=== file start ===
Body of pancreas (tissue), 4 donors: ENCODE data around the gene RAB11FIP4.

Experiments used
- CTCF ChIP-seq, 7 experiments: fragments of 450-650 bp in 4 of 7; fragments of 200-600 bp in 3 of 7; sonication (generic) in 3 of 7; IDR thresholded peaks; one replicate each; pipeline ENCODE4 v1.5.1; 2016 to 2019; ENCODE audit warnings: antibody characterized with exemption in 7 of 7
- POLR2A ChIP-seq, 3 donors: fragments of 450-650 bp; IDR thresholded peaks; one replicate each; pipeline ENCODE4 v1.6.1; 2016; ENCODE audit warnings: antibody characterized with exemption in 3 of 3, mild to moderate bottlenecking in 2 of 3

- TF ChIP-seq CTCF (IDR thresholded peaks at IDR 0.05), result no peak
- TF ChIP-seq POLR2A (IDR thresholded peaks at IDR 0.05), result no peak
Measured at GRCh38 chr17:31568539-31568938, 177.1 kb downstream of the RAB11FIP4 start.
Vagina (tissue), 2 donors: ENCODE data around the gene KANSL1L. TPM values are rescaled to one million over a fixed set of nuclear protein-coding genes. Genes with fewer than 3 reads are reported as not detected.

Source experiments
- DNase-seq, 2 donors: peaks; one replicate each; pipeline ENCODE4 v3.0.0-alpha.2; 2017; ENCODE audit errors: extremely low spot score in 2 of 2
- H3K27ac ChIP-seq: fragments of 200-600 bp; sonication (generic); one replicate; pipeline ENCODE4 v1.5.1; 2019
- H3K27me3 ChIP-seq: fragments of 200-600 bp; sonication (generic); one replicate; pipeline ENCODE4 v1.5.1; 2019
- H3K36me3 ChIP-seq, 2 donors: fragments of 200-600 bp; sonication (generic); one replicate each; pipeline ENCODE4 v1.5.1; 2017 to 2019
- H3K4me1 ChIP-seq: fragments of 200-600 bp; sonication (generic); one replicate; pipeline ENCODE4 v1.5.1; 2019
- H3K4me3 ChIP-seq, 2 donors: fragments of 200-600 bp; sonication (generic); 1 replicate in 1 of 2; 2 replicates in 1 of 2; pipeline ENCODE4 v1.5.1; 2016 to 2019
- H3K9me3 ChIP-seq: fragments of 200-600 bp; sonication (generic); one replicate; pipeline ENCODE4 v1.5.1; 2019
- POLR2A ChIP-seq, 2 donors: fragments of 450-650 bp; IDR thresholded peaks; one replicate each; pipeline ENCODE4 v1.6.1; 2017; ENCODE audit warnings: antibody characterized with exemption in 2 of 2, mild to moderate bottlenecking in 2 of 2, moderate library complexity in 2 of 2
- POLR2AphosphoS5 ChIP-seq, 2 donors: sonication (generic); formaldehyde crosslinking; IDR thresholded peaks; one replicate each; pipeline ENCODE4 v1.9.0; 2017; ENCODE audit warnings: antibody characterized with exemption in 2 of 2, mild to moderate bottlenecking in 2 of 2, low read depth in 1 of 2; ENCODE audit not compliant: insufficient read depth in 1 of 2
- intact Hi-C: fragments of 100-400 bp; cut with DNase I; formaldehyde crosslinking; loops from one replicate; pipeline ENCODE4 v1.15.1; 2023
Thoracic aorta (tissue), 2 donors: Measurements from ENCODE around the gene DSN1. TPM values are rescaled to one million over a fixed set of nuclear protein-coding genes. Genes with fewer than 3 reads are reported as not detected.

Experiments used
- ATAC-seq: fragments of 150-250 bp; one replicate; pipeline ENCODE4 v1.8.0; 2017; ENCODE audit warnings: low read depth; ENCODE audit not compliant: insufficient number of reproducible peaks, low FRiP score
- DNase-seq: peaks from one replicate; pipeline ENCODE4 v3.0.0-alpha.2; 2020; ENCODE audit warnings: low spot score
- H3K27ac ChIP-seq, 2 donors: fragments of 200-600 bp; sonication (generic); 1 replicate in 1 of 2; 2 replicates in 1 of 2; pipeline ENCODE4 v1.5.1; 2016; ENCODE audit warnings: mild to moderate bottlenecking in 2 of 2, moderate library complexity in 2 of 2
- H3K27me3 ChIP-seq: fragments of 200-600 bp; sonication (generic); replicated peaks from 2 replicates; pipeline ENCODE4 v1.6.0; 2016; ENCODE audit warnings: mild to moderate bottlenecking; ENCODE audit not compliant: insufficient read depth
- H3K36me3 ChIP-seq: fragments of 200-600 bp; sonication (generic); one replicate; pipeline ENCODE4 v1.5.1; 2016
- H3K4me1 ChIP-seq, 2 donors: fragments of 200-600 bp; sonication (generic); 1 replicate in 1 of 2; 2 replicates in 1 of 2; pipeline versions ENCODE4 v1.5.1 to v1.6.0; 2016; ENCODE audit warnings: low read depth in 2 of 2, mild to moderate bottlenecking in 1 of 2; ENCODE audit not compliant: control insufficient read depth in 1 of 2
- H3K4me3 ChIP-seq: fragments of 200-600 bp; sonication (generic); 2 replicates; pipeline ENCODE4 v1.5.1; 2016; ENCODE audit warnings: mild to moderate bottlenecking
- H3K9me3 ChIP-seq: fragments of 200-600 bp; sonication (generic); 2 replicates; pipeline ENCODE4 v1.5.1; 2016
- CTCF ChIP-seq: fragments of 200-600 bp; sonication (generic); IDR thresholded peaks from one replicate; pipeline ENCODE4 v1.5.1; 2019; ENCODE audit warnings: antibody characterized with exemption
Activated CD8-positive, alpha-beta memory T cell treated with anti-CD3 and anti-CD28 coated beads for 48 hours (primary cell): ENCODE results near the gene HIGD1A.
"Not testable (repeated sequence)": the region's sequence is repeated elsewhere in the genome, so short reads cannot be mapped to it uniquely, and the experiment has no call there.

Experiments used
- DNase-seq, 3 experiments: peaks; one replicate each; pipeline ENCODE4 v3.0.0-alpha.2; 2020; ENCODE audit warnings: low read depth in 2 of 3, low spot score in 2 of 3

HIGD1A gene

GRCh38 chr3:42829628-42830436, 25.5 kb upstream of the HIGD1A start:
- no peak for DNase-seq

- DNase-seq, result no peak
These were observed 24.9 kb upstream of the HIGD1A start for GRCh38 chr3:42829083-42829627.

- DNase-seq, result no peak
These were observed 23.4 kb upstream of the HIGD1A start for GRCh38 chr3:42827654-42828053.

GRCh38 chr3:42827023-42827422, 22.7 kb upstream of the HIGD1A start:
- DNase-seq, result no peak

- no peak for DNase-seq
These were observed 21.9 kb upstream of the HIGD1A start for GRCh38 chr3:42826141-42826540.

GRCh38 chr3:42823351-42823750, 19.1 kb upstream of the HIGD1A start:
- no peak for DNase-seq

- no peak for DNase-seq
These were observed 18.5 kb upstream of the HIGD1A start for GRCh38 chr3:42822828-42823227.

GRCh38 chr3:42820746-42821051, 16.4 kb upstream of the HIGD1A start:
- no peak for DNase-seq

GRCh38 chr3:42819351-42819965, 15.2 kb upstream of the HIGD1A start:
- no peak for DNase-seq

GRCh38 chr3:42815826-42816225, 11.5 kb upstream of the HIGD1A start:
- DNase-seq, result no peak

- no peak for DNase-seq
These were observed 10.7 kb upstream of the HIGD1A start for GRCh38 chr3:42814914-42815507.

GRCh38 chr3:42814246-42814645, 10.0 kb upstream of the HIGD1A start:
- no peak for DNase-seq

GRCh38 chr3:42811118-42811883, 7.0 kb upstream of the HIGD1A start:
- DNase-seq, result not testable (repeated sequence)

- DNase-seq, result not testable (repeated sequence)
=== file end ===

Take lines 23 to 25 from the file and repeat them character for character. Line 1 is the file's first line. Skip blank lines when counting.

- DNase-seq: peaks from one replicate; pipeline ENCODE4 v3.0.0-alpha.2; 2020; ENCODE audit warnings: low spot score
- H3K27ac ChIP-seq, 2 donors: fragments of 200-600 bp; sonication (generic); 1 replicate in 1 of 2; 2 replicates in 1 of 2; pipeline ENCODE4 v1.5.1; 2016; ENCODE audit warnings: mild to moderate bottlenecking in 2 of 2, moderate library complexity in 2 of 2
- H3K27me3 ChIP-seq: fragments of 200-600 bp; sonication (generic); replicated peaks from 2 replicates; pipeline ENCODE4 v1.6.0; 2016; ENCODE audit warnings: mild to moderate bottlenecking; ENCODE audit not compliant: insufficient read depth